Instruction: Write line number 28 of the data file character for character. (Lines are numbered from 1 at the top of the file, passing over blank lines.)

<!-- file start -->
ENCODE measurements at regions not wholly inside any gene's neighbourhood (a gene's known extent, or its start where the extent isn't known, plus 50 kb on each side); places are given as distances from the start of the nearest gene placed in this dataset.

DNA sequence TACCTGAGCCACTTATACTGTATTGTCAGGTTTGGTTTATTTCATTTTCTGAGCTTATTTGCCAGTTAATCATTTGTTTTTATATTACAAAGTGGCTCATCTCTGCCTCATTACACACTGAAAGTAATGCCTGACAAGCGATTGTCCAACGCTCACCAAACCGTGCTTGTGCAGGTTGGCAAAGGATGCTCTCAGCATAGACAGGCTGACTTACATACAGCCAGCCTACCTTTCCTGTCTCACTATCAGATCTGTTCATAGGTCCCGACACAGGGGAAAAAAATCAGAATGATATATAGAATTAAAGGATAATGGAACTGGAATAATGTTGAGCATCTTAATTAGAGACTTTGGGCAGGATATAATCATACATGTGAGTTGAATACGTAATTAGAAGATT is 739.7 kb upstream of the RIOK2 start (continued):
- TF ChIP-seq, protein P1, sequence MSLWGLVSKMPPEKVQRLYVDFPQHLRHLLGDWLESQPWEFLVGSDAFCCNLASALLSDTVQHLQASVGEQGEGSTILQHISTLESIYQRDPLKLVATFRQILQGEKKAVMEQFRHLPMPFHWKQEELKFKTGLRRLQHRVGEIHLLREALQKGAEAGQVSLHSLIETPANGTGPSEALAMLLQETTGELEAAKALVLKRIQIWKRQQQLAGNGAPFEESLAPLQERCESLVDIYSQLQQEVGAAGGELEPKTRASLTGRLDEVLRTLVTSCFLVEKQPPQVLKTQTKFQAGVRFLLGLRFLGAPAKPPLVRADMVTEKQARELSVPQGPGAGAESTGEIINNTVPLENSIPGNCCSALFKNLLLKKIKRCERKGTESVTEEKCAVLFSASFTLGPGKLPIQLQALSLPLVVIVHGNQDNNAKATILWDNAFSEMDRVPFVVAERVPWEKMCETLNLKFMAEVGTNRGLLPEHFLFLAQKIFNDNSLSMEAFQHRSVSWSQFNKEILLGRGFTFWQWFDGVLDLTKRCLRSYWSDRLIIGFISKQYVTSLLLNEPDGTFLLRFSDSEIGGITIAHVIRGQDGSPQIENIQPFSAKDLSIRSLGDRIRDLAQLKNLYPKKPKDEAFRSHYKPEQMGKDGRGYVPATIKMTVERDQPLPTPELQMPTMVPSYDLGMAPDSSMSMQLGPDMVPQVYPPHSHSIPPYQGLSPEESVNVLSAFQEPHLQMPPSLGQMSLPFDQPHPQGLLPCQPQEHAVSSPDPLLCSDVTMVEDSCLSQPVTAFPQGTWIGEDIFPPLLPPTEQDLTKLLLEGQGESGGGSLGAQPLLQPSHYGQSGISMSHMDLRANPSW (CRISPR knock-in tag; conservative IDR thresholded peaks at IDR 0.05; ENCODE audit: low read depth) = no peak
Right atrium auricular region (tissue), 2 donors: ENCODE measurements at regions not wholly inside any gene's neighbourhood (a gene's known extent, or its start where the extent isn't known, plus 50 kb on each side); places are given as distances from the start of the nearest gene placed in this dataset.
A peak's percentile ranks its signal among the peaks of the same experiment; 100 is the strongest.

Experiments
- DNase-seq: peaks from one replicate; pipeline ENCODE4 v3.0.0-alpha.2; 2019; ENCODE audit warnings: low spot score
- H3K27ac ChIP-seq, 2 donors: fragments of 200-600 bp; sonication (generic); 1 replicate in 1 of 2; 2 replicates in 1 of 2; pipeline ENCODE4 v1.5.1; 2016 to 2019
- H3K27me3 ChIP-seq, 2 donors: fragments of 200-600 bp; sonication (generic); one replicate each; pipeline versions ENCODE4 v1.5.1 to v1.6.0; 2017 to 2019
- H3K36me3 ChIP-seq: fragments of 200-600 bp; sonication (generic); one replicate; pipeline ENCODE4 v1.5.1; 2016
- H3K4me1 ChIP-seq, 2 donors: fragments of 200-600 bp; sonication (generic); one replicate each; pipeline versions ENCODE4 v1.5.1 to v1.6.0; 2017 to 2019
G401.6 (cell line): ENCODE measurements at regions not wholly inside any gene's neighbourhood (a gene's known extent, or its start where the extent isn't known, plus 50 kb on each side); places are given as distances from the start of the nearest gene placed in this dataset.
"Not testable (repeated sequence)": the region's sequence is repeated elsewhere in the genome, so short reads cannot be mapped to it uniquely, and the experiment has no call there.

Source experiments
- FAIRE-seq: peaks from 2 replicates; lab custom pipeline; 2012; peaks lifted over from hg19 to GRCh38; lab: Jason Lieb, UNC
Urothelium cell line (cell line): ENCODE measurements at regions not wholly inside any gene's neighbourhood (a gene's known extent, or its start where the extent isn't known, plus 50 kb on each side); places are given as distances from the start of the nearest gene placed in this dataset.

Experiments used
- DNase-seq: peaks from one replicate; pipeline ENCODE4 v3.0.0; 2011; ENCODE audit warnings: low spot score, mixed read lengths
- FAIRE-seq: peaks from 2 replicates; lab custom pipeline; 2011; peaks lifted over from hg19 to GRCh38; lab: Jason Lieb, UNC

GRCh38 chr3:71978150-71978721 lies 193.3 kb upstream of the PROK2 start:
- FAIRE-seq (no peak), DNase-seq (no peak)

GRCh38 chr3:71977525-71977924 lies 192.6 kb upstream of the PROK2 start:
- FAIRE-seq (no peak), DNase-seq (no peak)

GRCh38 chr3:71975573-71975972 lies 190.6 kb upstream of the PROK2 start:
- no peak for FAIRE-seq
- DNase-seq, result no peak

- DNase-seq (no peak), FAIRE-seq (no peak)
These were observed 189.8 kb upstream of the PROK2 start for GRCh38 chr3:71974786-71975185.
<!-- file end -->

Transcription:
These were observed 189.8 kb upstream of the PROK2 start for GRCh38 chr3:71974786-71975185.